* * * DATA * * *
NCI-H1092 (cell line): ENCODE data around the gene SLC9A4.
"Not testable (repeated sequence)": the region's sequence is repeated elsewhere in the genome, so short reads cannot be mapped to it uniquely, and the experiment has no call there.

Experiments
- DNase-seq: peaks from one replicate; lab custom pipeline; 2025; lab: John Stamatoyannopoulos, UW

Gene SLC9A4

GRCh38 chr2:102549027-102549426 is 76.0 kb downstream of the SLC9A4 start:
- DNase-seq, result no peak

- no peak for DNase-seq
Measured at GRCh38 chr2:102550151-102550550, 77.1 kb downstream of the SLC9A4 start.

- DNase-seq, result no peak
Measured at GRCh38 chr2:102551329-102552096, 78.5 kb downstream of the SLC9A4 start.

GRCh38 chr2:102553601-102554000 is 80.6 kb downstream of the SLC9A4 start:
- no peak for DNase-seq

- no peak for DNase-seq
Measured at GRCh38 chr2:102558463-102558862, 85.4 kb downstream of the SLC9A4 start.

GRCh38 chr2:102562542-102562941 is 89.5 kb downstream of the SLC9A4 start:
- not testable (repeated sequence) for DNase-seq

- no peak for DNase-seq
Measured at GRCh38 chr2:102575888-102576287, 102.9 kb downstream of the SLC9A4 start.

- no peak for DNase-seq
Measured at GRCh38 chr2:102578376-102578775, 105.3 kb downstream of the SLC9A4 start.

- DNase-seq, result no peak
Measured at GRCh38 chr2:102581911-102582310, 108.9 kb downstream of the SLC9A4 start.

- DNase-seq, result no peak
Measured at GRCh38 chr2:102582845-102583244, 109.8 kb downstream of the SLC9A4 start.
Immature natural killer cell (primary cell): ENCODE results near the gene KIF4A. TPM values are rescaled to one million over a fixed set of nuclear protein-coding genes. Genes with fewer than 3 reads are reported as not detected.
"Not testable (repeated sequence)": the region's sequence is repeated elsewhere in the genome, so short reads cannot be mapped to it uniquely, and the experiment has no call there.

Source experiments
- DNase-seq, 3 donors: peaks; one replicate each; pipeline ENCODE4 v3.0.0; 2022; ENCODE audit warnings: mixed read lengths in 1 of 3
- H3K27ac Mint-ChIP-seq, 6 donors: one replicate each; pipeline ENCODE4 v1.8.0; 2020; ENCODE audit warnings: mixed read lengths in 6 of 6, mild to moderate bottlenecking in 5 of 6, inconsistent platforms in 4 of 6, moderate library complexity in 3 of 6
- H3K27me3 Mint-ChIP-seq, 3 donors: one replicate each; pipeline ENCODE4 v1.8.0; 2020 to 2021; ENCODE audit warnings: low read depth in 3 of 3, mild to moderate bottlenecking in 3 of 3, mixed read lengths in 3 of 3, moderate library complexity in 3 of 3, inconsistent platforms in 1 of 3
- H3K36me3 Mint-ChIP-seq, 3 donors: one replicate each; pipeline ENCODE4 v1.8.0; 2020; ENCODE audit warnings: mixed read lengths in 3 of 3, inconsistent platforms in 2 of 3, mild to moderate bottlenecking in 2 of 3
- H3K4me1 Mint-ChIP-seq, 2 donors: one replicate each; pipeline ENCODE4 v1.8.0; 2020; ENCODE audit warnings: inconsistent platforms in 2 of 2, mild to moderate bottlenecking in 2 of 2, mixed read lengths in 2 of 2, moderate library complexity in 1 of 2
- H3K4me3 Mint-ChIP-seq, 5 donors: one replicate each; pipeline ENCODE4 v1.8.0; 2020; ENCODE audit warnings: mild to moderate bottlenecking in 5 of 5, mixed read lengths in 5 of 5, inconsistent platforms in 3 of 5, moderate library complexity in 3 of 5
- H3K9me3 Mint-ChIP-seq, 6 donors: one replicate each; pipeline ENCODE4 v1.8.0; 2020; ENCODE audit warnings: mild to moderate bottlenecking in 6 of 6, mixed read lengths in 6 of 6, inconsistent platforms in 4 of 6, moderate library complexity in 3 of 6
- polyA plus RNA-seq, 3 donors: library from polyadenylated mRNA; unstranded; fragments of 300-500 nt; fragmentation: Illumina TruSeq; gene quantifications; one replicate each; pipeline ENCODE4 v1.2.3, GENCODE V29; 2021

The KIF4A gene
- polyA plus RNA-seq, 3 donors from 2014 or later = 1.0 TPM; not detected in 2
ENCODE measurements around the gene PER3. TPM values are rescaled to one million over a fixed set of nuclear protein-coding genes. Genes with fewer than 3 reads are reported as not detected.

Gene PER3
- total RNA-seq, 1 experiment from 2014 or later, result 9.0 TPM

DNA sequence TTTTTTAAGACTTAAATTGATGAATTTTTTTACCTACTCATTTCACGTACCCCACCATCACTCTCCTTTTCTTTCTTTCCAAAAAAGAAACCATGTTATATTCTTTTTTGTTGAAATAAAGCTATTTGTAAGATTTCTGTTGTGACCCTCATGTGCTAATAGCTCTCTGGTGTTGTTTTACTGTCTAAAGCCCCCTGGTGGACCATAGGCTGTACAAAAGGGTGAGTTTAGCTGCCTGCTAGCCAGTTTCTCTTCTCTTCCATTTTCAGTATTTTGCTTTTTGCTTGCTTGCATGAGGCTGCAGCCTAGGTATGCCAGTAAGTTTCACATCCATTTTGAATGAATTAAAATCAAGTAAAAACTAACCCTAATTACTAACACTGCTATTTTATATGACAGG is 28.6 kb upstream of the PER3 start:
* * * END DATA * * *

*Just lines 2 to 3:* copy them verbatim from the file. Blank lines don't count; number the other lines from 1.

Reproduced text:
"Not testable (repeated sequence)": the region's sequence is repeated elsewhere in the genome, so short reads cannot be mapped to it uniquely, and the experiment has no call there.

Experiments